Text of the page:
Lawson, 61, 1315 W. Main St., Surgoinsville, had been scheduled for trial in February but instead opted to accept a plea agreement in Hawkins County Circuit Court on Friday.
In exchange for guilty pleas on both counts, Lawson was sentenced to two years probation and ordered to pay Surgoinsville $4,590 in restitution for the crimes.
Surgoinsville had also been seeking for Lawson to pay 100 percent of the cost of an audit conducted in 2007-08 by the Tennessee Office of the Comptroller of the Treasury.
That audit, which revealed Lawson’s illegal activity, cost Surgoinsville $20,000. It was requested by current Mayor Johnny Greer shortly after he was elected in November 2006 when several items of military surplus were discovered missing.
Instead, as part of the plea agreement arranged by state comptroller prosecutor Chad Jackson, Lawson was ordered to pay only 10 percent of the audit cost, or $2,000.
Although the town was stuck with an $18,000 bill, Greer said Friday that uncovering the truth was worth the cost.
“It clears the names of some officeholders who are in now and weren’t part of this wrongdoing, in the event that this came up at a later date,” Greer said. “It’s a lot of money, but I felt it was something we had to do — to know the truth behind some things that were discovered after I came into office. I’m just glad it’s over and now we can move on.”
Lawson was originally indicted on four charges including three counts of official misconduct and one count of theft related to missing military surplus items.
One of the official misconduct counts Lawson pleaded guilty to Friday stemmed from him concealing a conflict of interest from the town through repeated denial of his ownership interest in A&L Contractors.
The comptroller’s audit report states that on Aug. 9, 2004, Lawson asked the town attorney whether it would be a conflict of interest for a business he co-owned, A&L Contractors, to service town vehicles. According to records, Lawson was told that it would be a conflict of interest.
“Subsequent to receiving that legal advice, during the period of Jan. 11, 2006, through Aug. 3, 2006, the town of Surgoinsville paid A&L Contractors $4,590 for work done on town vehicles,” the report states.
The other official misconduct charge Lawson pleaded guilty to stemmed from him receiving a kickback for work performed on a town vehicle.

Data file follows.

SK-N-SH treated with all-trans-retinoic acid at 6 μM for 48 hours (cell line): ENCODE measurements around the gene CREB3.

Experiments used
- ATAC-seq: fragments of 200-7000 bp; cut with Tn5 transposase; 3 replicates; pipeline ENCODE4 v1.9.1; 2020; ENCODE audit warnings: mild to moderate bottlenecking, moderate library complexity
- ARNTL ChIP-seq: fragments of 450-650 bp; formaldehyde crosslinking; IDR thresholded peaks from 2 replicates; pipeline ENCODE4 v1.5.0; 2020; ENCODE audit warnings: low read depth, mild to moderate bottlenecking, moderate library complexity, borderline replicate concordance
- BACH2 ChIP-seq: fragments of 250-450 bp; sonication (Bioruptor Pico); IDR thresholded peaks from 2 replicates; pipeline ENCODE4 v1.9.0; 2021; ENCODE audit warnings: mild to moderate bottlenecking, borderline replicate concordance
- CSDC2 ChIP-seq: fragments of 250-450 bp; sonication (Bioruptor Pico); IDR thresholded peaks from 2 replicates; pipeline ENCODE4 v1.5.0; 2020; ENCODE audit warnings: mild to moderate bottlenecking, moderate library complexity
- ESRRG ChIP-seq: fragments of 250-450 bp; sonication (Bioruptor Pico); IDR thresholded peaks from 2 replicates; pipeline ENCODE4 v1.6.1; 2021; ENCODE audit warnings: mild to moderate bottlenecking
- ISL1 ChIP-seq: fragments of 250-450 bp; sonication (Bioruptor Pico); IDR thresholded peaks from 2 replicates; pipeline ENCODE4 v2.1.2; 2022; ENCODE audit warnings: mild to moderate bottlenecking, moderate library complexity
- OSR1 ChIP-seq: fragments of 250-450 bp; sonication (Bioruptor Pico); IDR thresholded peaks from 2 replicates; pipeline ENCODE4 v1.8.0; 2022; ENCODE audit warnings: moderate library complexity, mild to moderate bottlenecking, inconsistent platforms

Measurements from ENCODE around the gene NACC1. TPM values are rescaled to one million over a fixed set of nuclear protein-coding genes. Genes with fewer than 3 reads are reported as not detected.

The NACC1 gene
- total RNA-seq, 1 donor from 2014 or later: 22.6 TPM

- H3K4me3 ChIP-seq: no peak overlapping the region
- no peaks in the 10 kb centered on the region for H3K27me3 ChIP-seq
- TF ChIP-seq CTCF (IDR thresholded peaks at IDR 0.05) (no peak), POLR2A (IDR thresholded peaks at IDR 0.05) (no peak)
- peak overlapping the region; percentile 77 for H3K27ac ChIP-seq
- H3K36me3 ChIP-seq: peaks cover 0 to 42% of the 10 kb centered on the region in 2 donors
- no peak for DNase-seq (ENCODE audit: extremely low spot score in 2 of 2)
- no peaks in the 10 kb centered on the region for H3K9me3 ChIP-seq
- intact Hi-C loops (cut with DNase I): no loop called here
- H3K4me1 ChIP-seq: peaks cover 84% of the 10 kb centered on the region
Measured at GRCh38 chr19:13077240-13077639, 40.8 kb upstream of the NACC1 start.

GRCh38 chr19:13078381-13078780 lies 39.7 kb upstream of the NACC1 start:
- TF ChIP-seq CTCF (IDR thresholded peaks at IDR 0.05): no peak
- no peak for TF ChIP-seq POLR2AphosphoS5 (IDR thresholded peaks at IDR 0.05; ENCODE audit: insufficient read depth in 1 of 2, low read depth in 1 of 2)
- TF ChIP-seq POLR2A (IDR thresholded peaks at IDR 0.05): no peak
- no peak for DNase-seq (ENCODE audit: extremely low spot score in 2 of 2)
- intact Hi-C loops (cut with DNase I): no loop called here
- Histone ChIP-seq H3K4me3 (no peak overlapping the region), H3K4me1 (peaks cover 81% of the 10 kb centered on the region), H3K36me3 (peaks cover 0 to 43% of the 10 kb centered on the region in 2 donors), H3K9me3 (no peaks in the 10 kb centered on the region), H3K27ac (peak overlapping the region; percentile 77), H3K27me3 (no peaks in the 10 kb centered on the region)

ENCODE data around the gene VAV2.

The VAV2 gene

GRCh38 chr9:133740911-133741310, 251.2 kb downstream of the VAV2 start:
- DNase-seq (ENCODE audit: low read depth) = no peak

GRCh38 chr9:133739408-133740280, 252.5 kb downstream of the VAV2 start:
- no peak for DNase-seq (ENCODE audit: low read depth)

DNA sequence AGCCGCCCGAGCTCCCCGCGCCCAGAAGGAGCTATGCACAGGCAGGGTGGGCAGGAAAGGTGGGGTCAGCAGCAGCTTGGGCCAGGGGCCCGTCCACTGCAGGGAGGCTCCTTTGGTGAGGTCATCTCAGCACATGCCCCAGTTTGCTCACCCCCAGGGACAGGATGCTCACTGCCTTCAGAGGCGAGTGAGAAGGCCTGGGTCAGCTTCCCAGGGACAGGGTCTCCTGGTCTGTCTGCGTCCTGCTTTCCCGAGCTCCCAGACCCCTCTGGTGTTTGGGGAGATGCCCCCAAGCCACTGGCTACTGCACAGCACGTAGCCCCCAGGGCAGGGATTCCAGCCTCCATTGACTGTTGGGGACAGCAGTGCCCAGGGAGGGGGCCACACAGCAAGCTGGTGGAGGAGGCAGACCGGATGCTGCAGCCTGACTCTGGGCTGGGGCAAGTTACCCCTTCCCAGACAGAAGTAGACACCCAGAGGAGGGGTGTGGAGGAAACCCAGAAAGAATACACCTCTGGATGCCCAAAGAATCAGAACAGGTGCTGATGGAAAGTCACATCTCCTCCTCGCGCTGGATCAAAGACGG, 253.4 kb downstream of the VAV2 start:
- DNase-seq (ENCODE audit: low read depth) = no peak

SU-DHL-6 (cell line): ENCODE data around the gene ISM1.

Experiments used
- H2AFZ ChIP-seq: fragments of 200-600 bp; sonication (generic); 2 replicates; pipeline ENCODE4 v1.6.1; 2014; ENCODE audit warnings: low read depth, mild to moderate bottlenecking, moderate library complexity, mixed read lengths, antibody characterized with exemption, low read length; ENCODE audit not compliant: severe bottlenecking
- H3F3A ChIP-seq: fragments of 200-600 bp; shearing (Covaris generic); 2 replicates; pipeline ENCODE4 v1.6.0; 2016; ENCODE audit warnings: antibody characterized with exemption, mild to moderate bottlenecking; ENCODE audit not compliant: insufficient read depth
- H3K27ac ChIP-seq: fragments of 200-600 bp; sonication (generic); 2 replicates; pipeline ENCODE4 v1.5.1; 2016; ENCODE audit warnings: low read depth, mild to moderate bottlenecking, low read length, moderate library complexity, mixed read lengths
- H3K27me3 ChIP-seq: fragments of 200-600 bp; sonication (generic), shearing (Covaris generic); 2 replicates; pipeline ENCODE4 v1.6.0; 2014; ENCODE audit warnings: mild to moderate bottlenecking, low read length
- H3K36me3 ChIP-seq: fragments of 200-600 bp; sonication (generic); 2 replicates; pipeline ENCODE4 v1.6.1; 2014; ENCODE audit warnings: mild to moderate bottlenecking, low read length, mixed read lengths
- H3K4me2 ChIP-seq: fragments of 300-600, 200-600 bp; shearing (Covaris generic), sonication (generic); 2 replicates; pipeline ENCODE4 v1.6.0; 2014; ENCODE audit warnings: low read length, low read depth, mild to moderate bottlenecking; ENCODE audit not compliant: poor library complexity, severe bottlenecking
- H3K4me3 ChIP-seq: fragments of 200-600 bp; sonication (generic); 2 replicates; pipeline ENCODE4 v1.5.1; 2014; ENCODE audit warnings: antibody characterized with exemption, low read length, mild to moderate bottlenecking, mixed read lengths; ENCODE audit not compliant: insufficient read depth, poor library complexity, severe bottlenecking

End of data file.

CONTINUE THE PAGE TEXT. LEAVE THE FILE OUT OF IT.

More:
The report stated that Lawson required and received a kickback on a $170 town check for vehicle repair payable to “Randy’s Fabricating,” which ironically turned out to be a company fabricated by Lawson.
“In an interview of the purported owner of Randy’s Fabricating, he stated it was M. Lawson’s idea to create the fictional company and have him submit the invoice since it would be a conflict of interest for Mr. Lawson to submit an invoice for the work,” the report states.
Lawson second-endorsed the check, and according to the report, paid the purported owner of Randy’s Fabricating $20, keeping the remainder for himself.
The comptroller’s report released in October 2008 stated that between Jan. 1, 2006, and June 30, 2007, Surgoinsville received military surplus property valued at $872,580. As of the completion of the comptroller’s investigation, military surplus totaling $137,104 was still missing.
Lawson served on the Surgoinsville Board of Mayor and Aldermen from 2002 through the end of 2006, the last two years of which he was vice mayor under former Mayor Hanes Cooper.
Cooper, 77, of 306 Church St., Surgoinsville, is a current member of the Hawkins County Commission and a member of the Surgoinsville Utility District board of directors.
The comptroller’s office conducted an audit of the water utility as well, and Cooper remains under indictment on charges stemming from that report including money laundering, theft over $10,000, forgery over $10,000, conspiracy to commit forgery over $10,000, conspiracy to commit theft over $10,000, and two counts of official misconduct.
According to the comptroller’s audit report, Cooper received more than $65,000 in unlawful payments from the water utility between April 1, 1998, and Dec. 31, 2007.
Cooper’s daughter, Robin Hoffman, 42, also of 306 Church St., Surgoinsville, is also charged related to that investigation, and both are scheduled to appear in circuit court again Dec. 17 for a status report prior to their February trial dates.